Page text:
The road to circularity: a framework for and experiences in collecting road data in a circular renovation process


  • Bram Entrop Saxion University of Applied Sciences, School of Business, Building & Technology, Research Group Sustainable Environment, M.H. Tromplaan 28, 7513 AB, Enschede, The Netherlands



road renovation, circularity, collecting data, material characteristics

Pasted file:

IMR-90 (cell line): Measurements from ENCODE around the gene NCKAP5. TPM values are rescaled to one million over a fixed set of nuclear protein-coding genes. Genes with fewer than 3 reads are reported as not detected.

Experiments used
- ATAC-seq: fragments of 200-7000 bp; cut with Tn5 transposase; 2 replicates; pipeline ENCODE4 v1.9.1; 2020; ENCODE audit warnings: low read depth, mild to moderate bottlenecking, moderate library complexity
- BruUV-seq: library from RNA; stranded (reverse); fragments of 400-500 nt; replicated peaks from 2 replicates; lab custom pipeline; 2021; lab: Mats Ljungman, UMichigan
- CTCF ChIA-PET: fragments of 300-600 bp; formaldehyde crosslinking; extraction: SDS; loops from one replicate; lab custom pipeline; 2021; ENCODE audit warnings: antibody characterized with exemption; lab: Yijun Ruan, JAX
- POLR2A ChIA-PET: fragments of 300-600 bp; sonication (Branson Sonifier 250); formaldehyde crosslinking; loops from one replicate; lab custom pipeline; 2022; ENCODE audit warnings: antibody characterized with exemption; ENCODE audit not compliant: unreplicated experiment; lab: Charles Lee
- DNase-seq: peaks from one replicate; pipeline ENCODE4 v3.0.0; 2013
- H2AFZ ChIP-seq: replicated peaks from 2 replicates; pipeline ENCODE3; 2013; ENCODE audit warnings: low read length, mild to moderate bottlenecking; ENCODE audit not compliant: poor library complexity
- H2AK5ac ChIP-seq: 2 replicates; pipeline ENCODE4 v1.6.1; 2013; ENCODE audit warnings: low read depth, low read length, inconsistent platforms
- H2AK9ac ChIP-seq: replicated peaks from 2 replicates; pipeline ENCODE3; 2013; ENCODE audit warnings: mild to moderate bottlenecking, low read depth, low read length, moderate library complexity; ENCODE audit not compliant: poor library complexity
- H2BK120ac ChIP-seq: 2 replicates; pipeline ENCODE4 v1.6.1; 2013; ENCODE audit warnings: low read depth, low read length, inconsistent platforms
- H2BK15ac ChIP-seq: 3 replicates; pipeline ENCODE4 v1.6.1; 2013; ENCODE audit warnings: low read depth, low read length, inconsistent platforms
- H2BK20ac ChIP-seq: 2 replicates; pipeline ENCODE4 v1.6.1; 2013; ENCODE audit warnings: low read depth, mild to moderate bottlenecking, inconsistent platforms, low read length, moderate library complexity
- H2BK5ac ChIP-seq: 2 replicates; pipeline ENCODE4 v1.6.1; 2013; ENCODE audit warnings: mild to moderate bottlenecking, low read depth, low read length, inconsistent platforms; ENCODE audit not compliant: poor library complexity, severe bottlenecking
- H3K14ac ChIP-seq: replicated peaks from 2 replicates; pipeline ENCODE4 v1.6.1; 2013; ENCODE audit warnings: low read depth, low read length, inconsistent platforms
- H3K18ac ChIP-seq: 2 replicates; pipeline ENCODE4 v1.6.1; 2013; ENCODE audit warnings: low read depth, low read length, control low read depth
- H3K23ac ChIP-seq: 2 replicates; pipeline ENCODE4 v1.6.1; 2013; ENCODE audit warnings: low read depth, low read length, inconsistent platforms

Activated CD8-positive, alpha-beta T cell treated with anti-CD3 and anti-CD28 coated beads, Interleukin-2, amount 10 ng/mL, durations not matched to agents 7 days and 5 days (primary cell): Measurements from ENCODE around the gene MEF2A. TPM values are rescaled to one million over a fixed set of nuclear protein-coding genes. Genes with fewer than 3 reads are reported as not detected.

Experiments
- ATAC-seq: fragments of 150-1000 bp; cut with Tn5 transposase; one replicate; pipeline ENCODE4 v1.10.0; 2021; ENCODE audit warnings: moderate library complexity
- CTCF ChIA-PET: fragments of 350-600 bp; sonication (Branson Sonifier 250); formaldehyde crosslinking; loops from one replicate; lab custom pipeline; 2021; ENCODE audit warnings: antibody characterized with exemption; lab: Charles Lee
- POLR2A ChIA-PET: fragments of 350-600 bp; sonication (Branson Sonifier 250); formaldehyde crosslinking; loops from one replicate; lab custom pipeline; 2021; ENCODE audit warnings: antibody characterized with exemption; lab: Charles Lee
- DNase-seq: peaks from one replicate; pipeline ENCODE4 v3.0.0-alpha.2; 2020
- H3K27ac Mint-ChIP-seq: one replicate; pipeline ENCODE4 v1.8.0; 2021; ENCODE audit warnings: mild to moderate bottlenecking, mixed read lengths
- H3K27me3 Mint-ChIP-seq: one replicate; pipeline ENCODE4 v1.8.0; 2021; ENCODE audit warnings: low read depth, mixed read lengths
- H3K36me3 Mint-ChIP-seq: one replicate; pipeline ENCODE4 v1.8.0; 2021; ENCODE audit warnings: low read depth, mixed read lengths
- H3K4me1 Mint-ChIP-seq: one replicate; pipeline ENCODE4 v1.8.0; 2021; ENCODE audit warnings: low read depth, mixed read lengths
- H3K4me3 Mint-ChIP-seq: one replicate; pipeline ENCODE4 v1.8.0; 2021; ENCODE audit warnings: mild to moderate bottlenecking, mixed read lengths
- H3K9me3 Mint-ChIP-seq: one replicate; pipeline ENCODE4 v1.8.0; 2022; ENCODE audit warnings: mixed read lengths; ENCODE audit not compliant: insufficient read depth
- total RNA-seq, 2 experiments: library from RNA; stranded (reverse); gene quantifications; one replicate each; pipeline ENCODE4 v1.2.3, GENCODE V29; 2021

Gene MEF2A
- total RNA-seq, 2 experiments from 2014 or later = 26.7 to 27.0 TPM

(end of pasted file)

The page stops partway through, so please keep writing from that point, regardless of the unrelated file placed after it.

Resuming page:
The construction and transport sectors both have a substantial impact on the environment. The construction, maintaining and renovating of roads involves both these sectors and the environmental impact of this work can be reduced. The basic principle of a circular economy is to close material loops and so retain the highest utility, quality and value of products, components and materials as possible. An important question in this respect is how to qualify and quantify material flows. Material and project passports seem to be part of the solution to improve insights and sharing information on quantities and qualities of materials used in construction projects. This paper has used a literature study on material passports and has taken into account current project management software used by a municipality, in order to share a framework for organising and collecting road construction data. Furthermore, various scanning equipment and procedures were employed onsite in an experiment in collecting actual road data. This resulted in a large amount of different data files that have been interpreted and incorporated into the existing database structure of the municipality. The insights gained may help other researchers, principals and contractors in the road construction industry in collecting and storing reliable data necessary to renovate roads circularly.


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